How many times have you been asked for testimonials or references? This is a conundrum I have run into more times than I can count. I understand the urge that drives customers to ask; LEGO® SERIOUS PLAY® facilitated sessions are typically an investment of both time and resources and customers want to know that they are getting good value for their money. They want to hear from someone who is not being paid or influenced to tell them what they actually received, developed, changed, built, etcetera in return for their investment and then use that as a benchmark for what to expect.
LSP Facilitators are taught that it is part of our role within the Core Process to “make it safe to build” and to “make it safe to share.” Increasingly, the research is bearing out that one of the benefits of an experiential process such as LSP is the psychological safety that is inherently developed as part of the method (refer to the work by Wendi Dykes for more information on psychological safety within the LSP process).
Psychological safety is defined as a “shared belief that the current environment is safe for taking interpersonal risk” (Edmondson, 1999). What that means in the context of a workshop is that while LSP is not therapy, that doesn’t mean it isn’t therapeutic! And I often think about offering references in this context: If I went to my therapist’s office and they started the conversation by telling me that anything I shared in the context of our sessions or that thought-processes or behaviours I effectively changed as a result of our sessions could be used to advertise their services or prove to other clients that their services worked, would that change what I chose to share or how I behaved with my therapist? Or worse yet, if the therapist failed to mention that sessions could be shared with others, how violated would I feel if I found out after the fact? If I think about it from the perspective of a potential client interviewing a new therapist, are they allowed to ask that therapist for references? And is the therapist allowed to give them? I often wonder how would those references feel about their stories being shared, even if it were done anonymously?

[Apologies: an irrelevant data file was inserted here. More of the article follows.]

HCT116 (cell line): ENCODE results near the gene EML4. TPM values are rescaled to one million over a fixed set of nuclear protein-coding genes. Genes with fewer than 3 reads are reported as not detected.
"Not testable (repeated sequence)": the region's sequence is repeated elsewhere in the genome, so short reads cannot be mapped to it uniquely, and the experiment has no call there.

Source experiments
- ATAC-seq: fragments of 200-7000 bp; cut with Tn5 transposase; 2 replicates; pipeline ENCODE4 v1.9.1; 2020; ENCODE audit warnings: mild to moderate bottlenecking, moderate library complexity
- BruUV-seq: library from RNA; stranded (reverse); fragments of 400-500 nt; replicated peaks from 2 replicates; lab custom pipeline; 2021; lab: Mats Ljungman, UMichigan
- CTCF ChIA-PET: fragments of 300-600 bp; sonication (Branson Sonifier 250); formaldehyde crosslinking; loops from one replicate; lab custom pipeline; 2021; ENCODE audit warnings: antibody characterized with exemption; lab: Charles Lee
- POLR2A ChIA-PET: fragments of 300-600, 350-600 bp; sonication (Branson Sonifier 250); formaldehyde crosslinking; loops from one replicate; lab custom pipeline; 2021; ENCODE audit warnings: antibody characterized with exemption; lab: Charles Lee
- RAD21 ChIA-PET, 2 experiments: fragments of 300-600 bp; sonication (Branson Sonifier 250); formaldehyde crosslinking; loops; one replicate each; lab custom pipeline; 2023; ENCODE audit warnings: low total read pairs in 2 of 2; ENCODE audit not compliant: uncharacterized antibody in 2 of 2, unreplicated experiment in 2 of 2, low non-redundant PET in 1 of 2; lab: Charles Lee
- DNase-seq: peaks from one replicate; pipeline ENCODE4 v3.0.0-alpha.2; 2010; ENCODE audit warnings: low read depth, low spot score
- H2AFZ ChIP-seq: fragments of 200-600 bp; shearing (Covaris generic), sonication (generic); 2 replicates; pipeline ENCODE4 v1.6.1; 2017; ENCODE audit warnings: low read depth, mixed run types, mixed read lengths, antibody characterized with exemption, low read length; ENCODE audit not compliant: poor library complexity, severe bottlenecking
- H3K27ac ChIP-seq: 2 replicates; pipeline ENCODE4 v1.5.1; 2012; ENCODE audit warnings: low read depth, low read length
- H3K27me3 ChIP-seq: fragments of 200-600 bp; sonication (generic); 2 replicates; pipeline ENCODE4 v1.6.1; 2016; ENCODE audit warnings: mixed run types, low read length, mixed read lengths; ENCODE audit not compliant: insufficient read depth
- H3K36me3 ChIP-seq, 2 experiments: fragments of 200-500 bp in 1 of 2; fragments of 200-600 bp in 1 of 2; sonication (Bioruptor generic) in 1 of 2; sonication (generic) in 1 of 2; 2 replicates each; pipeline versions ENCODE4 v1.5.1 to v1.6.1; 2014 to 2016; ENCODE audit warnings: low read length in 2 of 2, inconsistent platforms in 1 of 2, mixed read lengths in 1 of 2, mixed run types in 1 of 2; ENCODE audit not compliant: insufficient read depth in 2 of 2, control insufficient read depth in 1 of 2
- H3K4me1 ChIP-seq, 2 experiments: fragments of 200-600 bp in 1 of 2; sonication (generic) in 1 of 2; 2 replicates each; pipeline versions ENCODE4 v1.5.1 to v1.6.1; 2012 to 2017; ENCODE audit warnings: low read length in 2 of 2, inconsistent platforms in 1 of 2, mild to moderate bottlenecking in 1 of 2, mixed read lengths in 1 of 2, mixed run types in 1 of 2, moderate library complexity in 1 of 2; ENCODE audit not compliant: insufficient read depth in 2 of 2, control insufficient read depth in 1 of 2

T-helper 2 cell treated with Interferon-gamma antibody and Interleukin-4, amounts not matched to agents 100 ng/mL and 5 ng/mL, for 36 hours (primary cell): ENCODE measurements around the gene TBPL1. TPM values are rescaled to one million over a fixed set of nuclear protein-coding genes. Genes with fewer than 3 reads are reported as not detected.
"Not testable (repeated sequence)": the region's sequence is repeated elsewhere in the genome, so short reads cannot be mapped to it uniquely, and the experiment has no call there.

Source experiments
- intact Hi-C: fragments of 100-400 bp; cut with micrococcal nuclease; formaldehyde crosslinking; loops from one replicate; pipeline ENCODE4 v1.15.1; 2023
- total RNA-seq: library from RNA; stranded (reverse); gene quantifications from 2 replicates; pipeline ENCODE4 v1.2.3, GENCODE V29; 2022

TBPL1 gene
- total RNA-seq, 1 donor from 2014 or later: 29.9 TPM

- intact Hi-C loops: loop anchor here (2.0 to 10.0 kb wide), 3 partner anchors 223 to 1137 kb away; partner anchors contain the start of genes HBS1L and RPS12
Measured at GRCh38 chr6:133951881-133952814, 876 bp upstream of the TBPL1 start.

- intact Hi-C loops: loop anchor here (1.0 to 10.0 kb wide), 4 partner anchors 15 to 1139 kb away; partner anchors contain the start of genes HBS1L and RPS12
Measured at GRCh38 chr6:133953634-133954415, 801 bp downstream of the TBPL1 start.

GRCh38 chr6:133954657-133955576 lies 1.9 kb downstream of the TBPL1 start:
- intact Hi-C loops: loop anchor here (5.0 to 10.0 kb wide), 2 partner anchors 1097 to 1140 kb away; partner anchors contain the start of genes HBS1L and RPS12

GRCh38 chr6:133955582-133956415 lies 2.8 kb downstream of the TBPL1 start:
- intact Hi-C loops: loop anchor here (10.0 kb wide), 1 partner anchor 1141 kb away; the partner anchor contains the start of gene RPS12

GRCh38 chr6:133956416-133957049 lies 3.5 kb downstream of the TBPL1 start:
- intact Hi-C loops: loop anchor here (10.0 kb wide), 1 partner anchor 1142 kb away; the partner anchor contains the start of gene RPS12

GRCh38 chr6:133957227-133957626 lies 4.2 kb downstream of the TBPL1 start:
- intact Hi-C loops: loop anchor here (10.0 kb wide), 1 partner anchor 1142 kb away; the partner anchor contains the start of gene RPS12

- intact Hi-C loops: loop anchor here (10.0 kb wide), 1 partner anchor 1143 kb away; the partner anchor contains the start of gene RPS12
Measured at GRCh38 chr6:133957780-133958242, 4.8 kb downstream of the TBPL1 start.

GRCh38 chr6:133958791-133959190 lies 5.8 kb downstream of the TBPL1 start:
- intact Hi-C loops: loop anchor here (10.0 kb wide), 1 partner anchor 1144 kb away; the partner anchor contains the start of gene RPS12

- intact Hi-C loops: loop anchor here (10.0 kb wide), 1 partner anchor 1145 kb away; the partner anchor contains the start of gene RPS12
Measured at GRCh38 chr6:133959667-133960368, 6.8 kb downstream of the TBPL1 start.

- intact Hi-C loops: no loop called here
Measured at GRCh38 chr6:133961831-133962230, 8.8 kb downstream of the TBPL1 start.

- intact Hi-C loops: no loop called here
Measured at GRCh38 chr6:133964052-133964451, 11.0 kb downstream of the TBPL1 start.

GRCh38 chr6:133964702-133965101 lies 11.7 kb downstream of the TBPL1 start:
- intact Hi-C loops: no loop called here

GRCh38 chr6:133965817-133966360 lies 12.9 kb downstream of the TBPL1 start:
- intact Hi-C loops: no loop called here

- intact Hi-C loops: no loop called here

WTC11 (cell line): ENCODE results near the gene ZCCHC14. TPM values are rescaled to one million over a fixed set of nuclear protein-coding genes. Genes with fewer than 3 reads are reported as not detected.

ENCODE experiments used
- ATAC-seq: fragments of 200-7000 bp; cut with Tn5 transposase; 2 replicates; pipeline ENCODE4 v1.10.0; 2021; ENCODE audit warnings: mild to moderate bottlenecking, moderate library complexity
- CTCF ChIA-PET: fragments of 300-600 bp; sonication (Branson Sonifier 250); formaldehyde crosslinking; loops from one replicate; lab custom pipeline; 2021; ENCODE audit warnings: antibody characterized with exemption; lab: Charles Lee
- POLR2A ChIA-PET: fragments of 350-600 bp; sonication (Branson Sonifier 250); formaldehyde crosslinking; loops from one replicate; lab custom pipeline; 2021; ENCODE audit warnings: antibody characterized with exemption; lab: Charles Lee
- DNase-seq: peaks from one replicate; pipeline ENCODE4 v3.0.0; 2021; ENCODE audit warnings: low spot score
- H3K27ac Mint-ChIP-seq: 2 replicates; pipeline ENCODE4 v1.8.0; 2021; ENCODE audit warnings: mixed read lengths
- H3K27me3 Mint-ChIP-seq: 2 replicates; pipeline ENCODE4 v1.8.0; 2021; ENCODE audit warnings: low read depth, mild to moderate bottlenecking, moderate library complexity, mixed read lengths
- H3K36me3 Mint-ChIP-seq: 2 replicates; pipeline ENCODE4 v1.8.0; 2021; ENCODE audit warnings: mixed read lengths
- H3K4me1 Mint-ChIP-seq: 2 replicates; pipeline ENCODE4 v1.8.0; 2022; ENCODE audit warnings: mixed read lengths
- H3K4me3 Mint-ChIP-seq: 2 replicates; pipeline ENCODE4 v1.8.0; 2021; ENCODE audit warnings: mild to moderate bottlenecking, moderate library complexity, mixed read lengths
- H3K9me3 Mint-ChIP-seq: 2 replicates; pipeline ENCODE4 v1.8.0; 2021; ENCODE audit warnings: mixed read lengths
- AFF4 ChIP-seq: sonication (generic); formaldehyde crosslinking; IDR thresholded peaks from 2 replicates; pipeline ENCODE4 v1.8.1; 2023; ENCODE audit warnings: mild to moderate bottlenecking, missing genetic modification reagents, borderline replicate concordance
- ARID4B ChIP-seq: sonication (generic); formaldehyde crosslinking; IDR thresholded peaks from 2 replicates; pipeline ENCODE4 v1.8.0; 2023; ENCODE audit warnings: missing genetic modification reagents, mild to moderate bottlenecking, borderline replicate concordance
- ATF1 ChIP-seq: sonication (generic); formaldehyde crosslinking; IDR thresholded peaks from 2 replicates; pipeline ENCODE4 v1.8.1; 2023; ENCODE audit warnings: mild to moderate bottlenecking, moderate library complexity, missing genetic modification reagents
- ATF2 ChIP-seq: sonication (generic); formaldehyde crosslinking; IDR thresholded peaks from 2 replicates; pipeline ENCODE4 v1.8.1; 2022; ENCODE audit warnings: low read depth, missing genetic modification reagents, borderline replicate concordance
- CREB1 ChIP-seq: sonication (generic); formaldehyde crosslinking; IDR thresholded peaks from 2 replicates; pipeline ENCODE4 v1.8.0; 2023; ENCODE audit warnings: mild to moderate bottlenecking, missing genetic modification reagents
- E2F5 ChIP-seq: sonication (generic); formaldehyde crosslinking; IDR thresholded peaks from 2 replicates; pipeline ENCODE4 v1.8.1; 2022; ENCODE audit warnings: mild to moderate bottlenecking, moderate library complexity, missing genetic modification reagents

Additionally, I feel that context is key; Statements made to my therapist are not the same as statements made in a different context; for example, saying to my therapist in an allegorical way, “he makes me so angry, I could kill him!” is very different than making that same statement to a police officer. Both the therapist and the police officer are in a work environment and doing their jobs when I make this statement, but it has very different consequences depending on the specific context of that work! So despite understanding how clients may wish to use references to benchmark their expectations for an LSP session, it really isn’t relevant to reference what someone else did in their specific workshop.
I firmly believe that making it “safe to build” and “making it safe to share” requires extending psychological safety beyond the context of the workshop. So, how do you strike a balance between maintaining psychological safety and benefitting from referential advertising?
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